Our Idaho Location
2335 E. State Ave,
Meridian, ID 83642
Maybe you're not sure if you're co-dependent or not. Taking a codependency quiz can help you understand if you are.
Below, you'll see several different questions. Answer them as honestly as you can. If your answer is yes, click the box. If your answer is no, leave the box blank. When you're finished with the quiz, enter your email address in the box and click the submit button. You'll immediately be directed to your results.
There are certain characteristics that tend to dominate when a person has a codependent personality. They can include:
Even if you are trying not to be codependent, every relationship has some level of codependency in it. This is reasonable to a point because it is normal for one person to ask the other for advice about major decisions. But there is a fine line that can be easily crossed if you are not careful.
It is really important to ask yourself this question: Is my relationship healthy? If you are seeking out, maintaining or even feeding off a relationship that is not healthy, you could be codependent. But a lot of experts believe that the term codependent is one that encourages too much independence in humans who were designed to be interdependent.
True codependency comes from a place of anxiety. You or your partner want reassurance and you do not want to take any risks. As a result, you check in with your significant other because doing so helps you feel safer.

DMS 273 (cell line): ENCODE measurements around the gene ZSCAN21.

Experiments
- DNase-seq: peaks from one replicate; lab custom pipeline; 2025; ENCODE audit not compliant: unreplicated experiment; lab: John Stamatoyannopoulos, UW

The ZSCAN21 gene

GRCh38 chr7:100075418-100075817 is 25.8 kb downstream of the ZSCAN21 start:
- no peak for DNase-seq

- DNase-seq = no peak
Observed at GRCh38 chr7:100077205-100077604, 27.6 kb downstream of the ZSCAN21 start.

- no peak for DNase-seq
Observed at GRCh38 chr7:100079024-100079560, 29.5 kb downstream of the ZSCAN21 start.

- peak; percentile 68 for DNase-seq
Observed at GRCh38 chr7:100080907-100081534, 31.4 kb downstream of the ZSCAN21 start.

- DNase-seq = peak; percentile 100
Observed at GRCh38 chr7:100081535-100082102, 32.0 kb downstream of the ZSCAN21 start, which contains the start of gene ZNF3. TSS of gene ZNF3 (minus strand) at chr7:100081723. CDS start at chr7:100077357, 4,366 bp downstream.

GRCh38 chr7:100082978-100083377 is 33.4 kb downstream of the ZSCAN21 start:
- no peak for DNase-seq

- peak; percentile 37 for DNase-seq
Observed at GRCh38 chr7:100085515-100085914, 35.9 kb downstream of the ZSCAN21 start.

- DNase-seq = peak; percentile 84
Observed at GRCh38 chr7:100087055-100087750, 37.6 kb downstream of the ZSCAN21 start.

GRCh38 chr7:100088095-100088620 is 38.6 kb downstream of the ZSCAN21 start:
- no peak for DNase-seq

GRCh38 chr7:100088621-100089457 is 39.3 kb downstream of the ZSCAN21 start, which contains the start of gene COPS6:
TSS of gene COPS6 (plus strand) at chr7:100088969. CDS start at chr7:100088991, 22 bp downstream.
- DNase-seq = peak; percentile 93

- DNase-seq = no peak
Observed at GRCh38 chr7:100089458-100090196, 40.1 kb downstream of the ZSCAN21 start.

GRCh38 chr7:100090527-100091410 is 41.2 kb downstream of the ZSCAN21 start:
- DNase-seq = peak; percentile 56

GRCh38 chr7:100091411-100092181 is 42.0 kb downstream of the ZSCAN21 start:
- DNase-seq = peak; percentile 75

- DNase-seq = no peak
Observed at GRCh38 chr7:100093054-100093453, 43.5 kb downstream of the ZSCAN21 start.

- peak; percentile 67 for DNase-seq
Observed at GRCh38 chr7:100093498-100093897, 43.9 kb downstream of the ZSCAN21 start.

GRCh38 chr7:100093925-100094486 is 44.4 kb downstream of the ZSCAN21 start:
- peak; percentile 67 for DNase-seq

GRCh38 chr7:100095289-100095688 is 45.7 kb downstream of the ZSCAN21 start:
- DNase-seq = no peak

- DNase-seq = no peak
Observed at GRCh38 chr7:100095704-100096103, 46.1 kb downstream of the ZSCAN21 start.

Codependency becomes a serious problem when one person starts to feel like they are being suffocated. Or, it can turn bad when one person is constantly sacrificing their own needs to make the other person happy.
Even before you get any type of treatment, if you believe you are in a codependent relationship, there are some changes you can start to make right now. It is possible to heal from codependency, but it takes a lot of work.
Some of the healthy steps you can take include:
Codependency may be caused by several different factors, such as:
Some experts view codependency as a mental illness. But the more correct definition is that it is an emotional and behavioral condition that can impact a person’s ability to have a healthy, mutually satisfying relationship. Sometimes it is referred to as a relationship addiction. This is because codependents tend to have one-sided, destructive relationships with other people.
If you believe you are codependent, it can be helpful to sit down with a therapist and discuss your relationships. Therapy can make such a big difference. The same is true for 12-Step groups, which can provide much-needed peer support. Sometimes medications may also be recommended.